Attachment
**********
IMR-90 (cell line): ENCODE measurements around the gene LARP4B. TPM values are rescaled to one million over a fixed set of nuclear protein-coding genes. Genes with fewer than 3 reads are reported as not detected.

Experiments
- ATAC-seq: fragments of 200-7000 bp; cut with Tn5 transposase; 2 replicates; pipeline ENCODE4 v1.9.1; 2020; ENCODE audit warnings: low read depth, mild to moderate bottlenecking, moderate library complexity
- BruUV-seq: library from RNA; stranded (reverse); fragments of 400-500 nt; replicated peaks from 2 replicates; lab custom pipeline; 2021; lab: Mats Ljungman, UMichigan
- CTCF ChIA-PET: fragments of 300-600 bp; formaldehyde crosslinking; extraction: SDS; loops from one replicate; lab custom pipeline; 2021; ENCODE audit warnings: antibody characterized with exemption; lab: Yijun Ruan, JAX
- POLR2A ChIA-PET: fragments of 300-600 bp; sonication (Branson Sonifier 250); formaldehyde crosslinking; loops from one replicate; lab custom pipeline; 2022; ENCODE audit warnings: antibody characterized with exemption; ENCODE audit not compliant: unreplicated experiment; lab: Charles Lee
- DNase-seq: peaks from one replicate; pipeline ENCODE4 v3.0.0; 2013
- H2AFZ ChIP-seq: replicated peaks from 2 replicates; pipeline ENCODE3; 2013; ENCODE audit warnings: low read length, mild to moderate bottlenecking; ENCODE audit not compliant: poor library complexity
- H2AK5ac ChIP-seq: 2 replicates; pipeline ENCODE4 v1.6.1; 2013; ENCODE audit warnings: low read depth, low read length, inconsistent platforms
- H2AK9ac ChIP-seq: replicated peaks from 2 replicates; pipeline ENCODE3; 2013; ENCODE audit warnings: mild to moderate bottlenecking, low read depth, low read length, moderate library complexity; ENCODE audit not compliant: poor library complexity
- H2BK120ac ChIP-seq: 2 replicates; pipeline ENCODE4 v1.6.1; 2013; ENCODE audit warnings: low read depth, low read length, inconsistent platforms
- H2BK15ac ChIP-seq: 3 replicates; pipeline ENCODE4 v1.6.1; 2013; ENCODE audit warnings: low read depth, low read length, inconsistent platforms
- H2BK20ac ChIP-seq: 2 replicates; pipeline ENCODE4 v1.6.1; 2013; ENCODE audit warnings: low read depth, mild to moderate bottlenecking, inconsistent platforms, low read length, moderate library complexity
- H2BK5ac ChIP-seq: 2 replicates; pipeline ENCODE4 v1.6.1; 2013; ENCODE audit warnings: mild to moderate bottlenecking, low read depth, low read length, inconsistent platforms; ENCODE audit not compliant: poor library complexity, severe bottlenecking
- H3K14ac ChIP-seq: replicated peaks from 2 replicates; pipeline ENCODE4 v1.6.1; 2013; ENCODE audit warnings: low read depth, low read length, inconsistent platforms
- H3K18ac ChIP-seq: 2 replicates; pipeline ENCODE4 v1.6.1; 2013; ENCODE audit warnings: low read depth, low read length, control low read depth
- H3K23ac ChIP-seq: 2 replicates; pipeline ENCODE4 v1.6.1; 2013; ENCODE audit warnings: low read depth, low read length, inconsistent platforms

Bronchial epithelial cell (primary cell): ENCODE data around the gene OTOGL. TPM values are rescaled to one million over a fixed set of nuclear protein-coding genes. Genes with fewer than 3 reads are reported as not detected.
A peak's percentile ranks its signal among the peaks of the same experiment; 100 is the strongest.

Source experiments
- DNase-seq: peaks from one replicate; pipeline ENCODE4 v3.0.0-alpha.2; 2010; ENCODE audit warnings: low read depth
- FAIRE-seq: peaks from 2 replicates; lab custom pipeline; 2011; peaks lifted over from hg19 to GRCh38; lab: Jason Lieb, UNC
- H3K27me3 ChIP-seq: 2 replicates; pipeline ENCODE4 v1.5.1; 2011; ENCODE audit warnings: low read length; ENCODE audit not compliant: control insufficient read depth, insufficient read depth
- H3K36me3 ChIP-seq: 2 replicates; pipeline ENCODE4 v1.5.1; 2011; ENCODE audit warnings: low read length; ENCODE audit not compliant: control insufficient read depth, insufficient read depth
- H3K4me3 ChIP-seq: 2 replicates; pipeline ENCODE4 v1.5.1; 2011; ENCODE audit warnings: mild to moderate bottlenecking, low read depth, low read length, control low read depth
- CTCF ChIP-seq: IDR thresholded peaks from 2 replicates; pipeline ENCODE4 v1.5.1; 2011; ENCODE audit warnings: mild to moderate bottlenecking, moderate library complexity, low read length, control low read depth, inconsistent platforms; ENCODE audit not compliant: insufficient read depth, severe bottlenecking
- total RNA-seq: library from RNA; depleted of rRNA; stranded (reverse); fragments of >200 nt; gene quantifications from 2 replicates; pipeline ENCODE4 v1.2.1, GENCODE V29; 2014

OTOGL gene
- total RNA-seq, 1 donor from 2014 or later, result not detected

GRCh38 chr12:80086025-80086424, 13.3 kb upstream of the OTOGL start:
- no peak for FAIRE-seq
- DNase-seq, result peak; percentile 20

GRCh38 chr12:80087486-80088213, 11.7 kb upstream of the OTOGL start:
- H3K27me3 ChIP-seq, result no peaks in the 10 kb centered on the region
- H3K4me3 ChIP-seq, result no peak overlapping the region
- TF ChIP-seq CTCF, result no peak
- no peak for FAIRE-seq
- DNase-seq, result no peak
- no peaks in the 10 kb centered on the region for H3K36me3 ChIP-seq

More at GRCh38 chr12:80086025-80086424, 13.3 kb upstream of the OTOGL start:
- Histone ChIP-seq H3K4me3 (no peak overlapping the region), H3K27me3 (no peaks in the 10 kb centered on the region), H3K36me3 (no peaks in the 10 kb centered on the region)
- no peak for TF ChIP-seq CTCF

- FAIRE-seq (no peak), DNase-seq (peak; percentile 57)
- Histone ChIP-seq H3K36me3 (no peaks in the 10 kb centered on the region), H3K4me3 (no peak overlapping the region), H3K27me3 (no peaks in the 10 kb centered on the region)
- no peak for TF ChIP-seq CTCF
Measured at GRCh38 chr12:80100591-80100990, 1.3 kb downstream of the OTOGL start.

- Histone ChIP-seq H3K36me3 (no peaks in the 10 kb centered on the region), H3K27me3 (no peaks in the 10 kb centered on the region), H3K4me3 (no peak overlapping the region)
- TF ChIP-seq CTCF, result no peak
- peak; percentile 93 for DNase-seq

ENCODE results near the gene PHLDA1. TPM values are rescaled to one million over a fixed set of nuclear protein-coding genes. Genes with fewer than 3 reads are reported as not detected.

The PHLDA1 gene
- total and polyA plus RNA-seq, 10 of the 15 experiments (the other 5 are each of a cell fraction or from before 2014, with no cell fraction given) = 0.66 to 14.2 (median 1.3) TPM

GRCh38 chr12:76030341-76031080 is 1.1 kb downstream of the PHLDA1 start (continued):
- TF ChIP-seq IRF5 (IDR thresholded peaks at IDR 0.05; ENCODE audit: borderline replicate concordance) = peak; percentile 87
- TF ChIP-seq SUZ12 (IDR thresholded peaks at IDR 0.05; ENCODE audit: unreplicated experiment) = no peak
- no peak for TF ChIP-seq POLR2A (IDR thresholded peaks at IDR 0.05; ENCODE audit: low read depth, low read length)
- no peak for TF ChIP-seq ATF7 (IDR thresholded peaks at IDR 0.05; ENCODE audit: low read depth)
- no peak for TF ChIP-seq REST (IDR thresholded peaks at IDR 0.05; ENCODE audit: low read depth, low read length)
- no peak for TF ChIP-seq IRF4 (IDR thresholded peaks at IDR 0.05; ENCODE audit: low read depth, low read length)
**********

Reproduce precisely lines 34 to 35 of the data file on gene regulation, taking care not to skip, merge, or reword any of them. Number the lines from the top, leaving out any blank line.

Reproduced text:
- H3K27me3 ChIP-seq, result no peaks in the 10 kb centered on the region
- H3K4me3 ChIP-seq, result no peak overlapping the region